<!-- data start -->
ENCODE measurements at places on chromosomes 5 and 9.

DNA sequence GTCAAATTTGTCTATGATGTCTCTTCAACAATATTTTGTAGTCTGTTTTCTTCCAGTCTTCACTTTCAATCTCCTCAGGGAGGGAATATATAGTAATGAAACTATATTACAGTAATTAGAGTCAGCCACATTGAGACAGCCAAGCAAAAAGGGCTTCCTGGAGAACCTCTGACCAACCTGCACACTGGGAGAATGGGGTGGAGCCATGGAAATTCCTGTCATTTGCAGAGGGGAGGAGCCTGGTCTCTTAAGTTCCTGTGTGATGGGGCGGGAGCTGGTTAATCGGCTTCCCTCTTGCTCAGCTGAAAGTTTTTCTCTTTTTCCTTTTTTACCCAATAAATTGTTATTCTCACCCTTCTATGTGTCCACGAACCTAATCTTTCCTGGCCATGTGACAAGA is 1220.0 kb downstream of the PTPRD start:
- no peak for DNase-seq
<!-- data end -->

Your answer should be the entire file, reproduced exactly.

ENCODE measurements at places on chromosomes 5 and 9.

DNA sequence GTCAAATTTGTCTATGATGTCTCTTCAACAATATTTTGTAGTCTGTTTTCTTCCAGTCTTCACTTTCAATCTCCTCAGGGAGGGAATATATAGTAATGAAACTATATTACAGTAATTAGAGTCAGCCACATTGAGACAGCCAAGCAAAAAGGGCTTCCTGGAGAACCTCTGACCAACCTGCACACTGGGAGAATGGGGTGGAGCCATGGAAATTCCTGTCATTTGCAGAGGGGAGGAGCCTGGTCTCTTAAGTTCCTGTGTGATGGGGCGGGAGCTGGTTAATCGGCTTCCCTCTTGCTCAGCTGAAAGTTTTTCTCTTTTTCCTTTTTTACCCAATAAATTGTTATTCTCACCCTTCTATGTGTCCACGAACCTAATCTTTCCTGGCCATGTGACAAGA is 1220.0 kb downstream of the PTPRD start:
- no peak for DNase-seq